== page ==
Immigrants to Toronto arrive in one of the most diverse cities in the world. Census data shows that the Greater Toronto Area has more foreign-born residents as a percentage (42%) of its population than any other city in Canada. Immigrants in the city are from approximately 170 countries speaking more than 100 languages. The percentage of immigrants in Toronto has increased steadily over the past years and still continues to grow. For this segment of our population, learning English is one of the keys to successful settlement and to becoming functioning and contributing members of our society.
With the increase in immigration to our city comes the increased demand for English as a Second Language (ESL) programs. But has Toronto kept pace? Are our ESL programs meeting the needs of our new immigrant population or the needs of the larger society? Evidence indicates that we are not making the grade.
Ten months after government announcement to fund access to schools – Government web site shows only 48 Boards of 72 have signed on
On July 9, 2004 members of SPACE along with many youth, seniors, and community-based groups were present to celebrate the Ontario Government’s community use of schools announcement in Toronto. Minister of Education, Gerard Kennedy and Minister of Tourism and Recreation, Jim Bradley symbolically cut a chain to symbolize a commitment to a new era of restored access to schools as hubs of our communities. Implementation of the policy was assigned to the Ministry of Tourism and Recreation. Minister Kennedy indicated that the government was taking a voluntary approach with Boards, since they were confident to get 100% participation across all Boards in exchange for the $20 million of new funding.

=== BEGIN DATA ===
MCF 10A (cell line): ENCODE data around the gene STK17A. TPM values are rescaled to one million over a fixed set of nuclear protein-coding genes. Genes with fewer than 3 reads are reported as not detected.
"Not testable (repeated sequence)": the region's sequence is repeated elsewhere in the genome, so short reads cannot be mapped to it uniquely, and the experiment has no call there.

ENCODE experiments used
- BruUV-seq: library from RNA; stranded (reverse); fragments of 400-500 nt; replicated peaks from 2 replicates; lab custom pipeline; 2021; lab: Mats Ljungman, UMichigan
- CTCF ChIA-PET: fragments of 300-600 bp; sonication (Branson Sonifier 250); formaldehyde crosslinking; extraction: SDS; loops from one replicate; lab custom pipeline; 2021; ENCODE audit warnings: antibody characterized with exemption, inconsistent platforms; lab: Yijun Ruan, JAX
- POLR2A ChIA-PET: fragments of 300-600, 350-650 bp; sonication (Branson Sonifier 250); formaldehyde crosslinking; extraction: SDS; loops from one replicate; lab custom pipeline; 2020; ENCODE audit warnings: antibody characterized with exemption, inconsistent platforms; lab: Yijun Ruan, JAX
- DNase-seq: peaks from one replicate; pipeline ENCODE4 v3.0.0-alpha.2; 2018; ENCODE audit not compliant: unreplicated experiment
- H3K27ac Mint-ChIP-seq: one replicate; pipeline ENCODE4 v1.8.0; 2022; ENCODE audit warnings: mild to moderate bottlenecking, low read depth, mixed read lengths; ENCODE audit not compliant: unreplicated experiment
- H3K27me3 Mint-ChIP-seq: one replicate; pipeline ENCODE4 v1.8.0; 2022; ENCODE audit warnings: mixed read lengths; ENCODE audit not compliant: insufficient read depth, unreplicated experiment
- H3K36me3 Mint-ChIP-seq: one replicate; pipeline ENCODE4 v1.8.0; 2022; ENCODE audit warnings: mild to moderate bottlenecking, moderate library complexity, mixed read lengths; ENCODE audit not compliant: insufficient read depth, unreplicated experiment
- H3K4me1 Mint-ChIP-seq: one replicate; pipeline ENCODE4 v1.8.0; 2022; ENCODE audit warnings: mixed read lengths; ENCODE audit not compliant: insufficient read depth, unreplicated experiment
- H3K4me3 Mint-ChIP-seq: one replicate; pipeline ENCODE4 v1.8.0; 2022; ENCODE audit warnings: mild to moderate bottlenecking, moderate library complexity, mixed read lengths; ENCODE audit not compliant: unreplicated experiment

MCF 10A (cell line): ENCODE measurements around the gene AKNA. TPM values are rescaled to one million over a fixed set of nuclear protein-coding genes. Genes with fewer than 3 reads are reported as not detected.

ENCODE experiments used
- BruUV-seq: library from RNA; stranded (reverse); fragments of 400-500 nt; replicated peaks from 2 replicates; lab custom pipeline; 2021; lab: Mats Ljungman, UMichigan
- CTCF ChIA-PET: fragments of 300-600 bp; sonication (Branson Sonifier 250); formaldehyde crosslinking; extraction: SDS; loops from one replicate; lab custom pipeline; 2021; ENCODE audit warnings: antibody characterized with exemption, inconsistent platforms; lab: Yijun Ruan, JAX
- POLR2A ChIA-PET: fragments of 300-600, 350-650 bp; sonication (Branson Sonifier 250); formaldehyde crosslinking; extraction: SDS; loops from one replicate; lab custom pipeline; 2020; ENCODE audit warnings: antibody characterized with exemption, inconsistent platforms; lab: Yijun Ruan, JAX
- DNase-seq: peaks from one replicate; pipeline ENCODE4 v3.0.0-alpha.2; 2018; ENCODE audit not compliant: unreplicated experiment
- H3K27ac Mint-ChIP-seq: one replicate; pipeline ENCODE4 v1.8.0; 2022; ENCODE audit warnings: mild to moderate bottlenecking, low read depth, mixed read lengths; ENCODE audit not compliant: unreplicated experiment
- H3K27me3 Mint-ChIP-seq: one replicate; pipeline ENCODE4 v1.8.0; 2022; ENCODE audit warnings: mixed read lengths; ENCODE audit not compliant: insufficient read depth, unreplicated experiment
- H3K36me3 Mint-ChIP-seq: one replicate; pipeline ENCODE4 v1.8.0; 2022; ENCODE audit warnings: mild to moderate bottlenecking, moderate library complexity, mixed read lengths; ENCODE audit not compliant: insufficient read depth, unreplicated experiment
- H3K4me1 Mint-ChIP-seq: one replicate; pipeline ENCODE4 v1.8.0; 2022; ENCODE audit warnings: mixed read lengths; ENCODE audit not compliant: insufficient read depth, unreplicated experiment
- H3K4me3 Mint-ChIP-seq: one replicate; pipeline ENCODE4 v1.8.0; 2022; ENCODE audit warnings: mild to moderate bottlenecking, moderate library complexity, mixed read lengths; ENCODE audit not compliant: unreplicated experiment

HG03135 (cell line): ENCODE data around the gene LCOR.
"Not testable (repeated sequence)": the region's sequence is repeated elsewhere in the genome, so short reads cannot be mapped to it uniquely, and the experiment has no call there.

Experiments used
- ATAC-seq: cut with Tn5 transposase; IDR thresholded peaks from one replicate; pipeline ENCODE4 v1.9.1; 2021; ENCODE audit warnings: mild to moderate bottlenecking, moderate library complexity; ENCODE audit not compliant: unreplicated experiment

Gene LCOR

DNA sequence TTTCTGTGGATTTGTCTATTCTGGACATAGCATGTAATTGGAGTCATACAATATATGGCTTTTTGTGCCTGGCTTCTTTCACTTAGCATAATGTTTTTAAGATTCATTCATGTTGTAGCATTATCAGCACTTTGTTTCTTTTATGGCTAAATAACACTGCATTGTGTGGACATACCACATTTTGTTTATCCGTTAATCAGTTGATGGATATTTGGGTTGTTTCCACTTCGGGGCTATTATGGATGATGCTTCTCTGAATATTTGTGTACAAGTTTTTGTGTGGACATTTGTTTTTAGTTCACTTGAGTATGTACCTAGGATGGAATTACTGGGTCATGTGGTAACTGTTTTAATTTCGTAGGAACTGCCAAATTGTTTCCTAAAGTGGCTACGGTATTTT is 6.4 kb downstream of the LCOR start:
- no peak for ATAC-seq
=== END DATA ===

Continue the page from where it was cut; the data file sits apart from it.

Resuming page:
SPACE applauded the announcement as a significant step in the right direction. However, there have been several problems:
- There have been long delays and we have fallen far short of 100% participation among Boards of Education across Ontario. This long process has delayed the restoration of affordable access to our public schools. It is uncertain whether our schools will have more activity this spring and summer due to the lags in implementation and the lack of information flowing to local communities.
A Report of the Prospects for Young Families in Toronto Project
By: Community Social Planning Council of Toronto and Family Service Association of Toronto
Published: July 2004
Report Author: Beth Wilson, Community Social Planning Council of Toronto
Full Report Download: PDF Format
About the Prospects for Young Families in Toronto Project
Prospects for Young Families in Toronto is a collaborative research project of the Family Service Association of Toronto and the Community Social Planning Council of Toronto. The goal of this project was to investigate how social and economic circumstances are having an impact on young families and to build support for public policies that can assist them. Our project focused on young families whose head was under the age of 35.s.